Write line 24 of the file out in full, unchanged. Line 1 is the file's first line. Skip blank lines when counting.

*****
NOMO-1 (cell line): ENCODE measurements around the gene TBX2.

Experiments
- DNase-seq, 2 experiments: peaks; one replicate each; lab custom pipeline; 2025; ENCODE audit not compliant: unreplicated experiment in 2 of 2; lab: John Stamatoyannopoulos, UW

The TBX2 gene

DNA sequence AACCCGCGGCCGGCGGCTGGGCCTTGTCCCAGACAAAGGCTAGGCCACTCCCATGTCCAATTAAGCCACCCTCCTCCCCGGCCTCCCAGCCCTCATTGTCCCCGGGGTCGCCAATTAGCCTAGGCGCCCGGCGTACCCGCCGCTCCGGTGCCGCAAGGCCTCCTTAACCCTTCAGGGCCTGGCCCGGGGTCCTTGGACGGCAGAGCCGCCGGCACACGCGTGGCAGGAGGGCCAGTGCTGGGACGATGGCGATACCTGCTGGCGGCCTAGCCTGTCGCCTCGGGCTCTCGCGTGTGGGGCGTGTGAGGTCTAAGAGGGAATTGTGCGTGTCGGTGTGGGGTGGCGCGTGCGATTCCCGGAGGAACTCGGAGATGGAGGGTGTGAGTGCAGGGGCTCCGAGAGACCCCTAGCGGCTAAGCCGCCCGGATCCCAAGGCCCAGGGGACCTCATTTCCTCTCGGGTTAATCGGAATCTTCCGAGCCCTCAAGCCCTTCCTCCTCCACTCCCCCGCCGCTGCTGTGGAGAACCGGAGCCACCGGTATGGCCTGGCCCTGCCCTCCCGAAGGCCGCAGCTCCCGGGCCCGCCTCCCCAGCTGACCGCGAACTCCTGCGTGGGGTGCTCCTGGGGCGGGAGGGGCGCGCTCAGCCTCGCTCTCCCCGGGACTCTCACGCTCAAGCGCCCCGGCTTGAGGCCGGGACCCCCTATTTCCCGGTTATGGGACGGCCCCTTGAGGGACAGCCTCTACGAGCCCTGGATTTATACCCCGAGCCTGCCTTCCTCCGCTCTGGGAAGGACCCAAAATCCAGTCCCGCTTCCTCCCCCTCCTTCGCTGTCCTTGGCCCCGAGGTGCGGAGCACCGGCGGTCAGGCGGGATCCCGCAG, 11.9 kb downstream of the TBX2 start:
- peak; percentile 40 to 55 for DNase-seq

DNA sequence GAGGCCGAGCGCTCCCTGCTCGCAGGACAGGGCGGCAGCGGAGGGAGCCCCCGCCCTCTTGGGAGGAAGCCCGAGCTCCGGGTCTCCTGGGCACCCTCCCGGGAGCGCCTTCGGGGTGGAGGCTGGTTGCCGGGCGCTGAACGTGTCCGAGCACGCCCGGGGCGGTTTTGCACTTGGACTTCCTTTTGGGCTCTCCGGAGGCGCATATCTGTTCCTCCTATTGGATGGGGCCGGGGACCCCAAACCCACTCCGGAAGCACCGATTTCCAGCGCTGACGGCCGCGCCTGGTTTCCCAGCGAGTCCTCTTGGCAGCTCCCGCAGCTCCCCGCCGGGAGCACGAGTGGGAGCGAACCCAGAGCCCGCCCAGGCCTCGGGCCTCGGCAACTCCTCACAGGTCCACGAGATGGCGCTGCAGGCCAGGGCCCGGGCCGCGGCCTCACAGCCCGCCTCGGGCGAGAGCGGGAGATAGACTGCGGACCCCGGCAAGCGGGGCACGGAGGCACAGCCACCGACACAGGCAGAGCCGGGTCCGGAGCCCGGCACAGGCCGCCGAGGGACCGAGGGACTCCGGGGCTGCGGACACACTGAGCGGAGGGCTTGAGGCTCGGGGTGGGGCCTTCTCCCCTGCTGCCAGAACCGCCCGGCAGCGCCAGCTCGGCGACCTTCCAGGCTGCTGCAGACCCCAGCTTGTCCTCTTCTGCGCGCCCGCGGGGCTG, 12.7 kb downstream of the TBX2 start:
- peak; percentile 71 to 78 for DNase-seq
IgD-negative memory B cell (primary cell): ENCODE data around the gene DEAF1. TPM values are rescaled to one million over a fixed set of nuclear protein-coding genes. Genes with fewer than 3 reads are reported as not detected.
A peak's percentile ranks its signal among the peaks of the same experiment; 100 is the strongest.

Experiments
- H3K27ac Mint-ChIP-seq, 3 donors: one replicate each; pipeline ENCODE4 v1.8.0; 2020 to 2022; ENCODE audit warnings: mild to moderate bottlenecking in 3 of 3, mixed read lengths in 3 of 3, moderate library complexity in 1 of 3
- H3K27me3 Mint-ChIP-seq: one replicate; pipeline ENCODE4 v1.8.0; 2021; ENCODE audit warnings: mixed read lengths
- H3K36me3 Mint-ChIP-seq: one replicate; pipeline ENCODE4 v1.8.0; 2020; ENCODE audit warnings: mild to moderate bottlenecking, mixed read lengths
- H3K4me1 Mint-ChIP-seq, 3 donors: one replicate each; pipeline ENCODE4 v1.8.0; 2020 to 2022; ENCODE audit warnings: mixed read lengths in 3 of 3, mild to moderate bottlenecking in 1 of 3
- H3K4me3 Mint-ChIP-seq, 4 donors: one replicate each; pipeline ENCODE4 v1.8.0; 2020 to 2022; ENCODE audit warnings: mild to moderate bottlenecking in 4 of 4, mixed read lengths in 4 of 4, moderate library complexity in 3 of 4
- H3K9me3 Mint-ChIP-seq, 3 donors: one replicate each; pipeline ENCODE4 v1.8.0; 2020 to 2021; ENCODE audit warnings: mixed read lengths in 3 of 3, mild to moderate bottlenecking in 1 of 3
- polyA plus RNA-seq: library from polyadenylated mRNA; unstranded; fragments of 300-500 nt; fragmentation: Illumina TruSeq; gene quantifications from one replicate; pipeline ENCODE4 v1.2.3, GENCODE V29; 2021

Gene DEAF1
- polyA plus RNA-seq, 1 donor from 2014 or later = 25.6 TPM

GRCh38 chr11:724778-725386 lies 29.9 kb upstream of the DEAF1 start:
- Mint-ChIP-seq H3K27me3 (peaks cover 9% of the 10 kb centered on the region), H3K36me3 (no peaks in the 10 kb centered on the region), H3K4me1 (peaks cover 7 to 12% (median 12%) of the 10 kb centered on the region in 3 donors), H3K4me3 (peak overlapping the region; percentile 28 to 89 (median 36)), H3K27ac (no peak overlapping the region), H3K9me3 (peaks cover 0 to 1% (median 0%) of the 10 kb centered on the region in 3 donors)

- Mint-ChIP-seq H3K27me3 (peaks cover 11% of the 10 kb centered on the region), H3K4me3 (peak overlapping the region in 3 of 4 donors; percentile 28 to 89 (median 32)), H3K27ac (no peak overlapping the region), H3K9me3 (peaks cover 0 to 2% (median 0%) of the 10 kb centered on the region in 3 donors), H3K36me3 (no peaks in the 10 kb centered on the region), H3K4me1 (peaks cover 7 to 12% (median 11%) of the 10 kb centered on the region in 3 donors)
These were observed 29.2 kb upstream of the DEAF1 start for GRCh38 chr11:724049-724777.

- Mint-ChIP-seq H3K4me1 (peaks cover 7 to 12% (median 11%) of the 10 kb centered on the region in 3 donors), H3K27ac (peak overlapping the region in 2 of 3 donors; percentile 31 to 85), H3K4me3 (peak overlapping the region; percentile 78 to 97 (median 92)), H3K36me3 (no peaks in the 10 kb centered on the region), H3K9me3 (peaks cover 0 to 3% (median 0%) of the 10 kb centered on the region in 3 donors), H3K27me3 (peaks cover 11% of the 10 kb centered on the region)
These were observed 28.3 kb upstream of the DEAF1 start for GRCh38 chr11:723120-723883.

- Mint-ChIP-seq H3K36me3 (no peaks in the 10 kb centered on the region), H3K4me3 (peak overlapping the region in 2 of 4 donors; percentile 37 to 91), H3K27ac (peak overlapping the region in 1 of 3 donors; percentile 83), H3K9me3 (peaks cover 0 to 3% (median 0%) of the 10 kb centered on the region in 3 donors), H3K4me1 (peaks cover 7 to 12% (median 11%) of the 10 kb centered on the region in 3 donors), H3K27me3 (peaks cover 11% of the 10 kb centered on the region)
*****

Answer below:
These were observed 29.2 kb upstream of the DEAF1 start for GRCh38 chr11:724049-724777.